Many people are under the impression that teenagers -- buried face down in their smartphones -- are tough to handle. But that's not necessarily the case. There are at least a few reasons why it's actually easier to raise teens today than ever before. Here are just six of them.
1. Underage drinking appears to be on the decline.
Although underage drinking no doubt remains a persistent problem, there are some encouraging signs that it's not as bad as it used to be. For example, the 2012 National Survey on Drug Use and Health found that the rate of current alcohol use among 12- to 20-year-olds actually dropped from 28.8 percent in 2002 to 24.3 percent in 2012. The binge drinking rate fell from 19.3 percent to 15.3 percent, and the rate of heavy drinking dropped from 6.2 percent to 4.3 percent.
Anecdotally, this Huff/Post50 senior editor wrote only last year about how her three teens look askance whenever she and her friends open a bottle of wine -- rather than it being the other way around.
2. Malls are making parenting easier -- at least for some.
Suburban kids today congregate at shopping malls -- well-lit, well-policed malls where they're surrounded by a zillion shoppers who will stare disdainfully at any untoward behavior or dress. It's the old "it takes a village" idea but better. Instead of parking the old '64 Rambler Tarpon down by the manmade lake and steaming up the windows, our teenagers now gather under the watchful eye of security cameras installed every five feet.
And teens still go to the mall -- a lot. In fact, teens make 26 percent more trips to the mall than other shoppers -- totaling 47 visits a year.
3. Teens don't seem to care about driving as much as they used to.
When we were teens, we couldn't wait to turn 16 and get that driver's license -- our birthright and our ticket to freedom and independence. But today people are driving less and it's a trend that's fueled by young people. According to one recent study, one in three teenagers is "just not interested" in driving. About two decades ago, more than two-thirds of teens got their driver's license before the age of 18 whereas today only about 44 percent of teens have their licenses within their first year of eligibility, according to the AAA Foundation for Traffic Safety. Why so little interest? The study found that many teens either didn't have access to a car or could simply get around with one. Whatever the reason, the result is a lot fewer parents waiting up at night for the sound of their teenager's car pulling into the driveway.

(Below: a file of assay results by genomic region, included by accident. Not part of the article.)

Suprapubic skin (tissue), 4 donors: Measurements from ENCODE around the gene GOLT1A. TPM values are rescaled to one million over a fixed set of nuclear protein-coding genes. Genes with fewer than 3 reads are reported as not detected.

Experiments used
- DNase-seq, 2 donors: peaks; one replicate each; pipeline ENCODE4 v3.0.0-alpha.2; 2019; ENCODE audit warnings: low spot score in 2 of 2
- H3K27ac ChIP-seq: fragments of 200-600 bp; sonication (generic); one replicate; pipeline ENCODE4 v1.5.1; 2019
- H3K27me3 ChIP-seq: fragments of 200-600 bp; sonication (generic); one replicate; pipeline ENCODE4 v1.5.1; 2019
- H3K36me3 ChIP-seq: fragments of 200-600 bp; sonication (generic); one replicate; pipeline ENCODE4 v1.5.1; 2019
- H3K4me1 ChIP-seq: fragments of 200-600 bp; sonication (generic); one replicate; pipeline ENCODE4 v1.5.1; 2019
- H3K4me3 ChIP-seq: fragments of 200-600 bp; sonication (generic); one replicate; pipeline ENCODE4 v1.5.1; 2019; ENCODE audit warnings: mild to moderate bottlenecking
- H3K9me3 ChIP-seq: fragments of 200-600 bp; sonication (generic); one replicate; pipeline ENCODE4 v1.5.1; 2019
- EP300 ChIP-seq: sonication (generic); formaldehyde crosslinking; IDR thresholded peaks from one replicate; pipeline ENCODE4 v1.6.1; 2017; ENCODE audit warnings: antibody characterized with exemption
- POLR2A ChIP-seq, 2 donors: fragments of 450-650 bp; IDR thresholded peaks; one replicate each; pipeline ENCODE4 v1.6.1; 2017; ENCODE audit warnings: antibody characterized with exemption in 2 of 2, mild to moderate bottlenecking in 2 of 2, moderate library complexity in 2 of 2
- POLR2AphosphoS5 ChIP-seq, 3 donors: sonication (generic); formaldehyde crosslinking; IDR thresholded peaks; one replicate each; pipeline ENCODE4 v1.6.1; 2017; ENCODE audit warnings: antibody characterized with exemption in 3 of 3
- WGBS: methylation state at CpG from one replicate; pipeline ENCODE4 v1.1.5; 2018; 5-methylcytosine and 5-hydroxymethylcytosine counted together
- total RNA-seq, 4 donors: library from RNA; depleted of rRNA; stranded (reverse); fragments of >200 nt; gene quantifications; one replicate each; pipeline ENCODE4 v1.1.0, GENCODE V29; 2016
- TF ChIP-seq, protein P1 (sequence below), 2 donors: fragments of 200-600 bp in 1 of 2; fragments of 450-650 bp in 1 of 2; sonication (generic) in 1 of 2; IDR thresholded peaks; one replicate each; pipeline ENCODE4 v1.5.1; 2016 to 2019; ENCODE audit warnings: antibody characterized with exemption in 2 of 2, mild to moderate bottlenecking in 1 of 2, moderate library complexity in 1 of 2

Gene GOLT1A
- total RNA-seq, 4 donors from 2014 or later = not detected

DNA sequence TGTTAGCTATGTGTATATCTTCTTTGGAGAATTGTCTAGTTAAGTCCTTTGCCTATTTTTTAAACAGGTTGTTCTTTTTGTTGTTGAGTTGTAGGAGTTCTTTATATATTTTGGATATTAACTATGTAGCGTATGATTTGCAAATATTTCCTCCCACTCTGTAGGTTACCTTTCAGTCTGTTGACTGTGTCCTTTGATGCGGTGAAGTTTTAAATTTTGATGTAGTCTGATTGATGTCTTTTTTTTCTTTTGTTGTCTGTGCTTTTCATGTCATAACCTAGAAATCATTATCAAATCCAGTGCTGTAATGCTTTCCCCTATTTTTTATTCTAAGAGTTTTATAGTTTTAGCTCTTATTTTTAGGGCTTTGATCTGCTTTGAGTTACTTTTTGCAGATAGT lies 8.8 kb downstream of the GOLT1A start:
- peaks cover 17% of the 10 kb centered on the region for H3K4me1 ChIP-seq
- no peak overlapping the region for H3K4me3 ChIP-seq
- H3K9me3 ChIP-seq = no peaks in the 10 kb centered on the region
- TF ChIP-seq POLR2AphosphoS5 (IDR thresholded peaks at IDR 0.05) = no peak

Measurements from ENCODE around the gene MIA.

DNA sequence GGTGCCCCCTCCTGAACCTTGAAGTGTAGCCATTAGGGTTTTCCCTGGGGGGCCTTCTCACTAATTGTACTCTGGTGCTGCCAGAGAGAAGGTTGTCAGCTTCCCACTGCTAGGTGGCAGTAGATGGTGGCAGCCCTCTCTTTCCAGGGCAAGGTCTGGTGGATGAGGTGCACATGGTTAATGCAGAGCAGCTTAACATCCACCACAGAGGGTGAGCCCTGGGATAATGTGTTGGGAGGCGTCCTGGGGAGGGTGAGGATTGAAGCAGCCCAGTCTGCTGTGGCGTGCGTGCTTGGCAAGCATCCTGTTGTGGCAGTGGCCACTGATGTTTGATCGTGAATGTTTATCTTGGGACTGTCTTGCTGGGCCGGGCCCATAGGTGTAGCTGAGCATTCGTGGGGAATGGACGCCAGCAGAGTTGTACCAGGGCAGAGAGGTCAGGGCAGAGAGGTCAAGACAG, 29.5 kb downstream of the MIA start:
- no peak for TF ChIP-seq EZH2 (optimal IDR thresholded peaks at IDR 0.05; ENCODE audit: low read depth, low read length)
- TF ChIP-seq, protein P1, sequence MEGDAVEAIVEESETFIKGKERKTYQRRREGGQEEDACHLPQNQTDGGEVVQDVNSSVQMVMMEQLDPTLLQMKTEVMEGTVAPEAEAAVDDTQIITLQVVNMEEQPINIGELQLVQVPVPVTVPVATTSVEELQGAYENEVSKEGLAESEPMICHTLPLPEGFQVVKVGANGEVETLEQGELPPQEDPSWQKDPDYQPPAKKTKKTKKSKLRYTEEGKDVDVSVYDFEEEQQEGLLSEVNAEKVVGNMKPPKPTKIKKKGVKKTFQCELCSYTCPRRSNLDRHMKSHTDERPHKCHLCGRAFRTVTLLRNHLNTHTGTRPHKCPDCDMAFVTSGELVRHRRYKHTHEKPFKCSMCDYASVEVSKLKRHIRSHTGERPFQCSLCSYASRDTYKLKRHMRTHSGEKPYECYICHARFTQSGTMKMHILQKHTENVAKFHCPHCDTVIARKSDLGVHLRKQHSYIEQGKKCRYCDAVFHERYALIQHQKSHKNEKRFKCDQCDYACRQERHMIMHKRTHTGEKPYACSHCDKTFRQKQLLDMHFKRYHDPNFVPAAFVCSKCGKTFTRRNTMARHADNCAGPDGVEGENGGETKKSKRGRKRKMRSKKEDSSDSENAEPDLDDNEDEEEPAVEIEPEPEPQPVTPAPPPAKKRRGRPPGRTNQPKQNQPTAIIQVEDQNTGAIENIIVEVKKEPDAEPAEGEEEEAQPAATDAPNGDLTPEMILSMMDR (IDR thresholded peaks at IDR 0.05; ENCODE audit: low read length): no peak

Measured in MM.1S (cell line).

4. Overscheduling kids actually has an upside.
Teens today are used to being overscheduled. We've been doing that to them since preschool, despite the many cautions that we will burn them out, over-stress them, stymie their creative growth and everything else. It was all just white noise, right? We overscheduled them and now they are used to it and do it to themselves without our fine hand of intervention.
And guess what? They are just too busy to get into trouble. The typical teenager today has a stack of homework, daily sports practices, SAT tests to prep for, community service hours to rack up and barely time to send an average of 60 texts a day. When do they actually have time to get into trouble? Precisely. Case closed.
5. Technology gives us the ability -- if we want it -- to track our teenager's location.
You can scream about "big brother" all you want. But when it's late and your young teenage daughter isn't answering texts or picking up her cell phone, it's mighty handy to be able to log onto the computer and see that, yes, she's just up at the street at the pizza place, probably losing track of time. Today you can go to every major tech company for a tool to track your kid's location. You can also keep them from texting while driving and limit the amount of time they spend on their phone. No, we don't believe in peeking into every single aspect of a kid's digital existence. But it is a massive relief to know your kid is where they're supposed to be when they've failed to contact you.
6. Relationships between teens and their parents often are closer today.
Sure we were called "helicopter parents" and told that we should occasionally let our kids taste failure -- even just a small bite. But the end result is that our kids today are closer to us than we were to our own parents. Parents are seen as trusted confidantes and advisors today, not the police state from which college is the escape. Sixty-percent of college-age Millennials say they speak with their parents at least once a day, according to the 2012 Millennial Values Study, Berkley Center for Religion, Peace and World Affairs at Georgetown University. Even some employers have acknowledged the relationship and now invite parents into the hiring negotiations for jobs being offered to their offspring.
A 2012 Adecco study of post-college job applicants found that 8 percent brought their parents along on job interviews and 3 percent asked to have at least one parent sit in on the interview. Now does that sound like they hate us?
So what do you think about raising teens today? Easier or harder than it used to be? Let us know your thoughts in comments.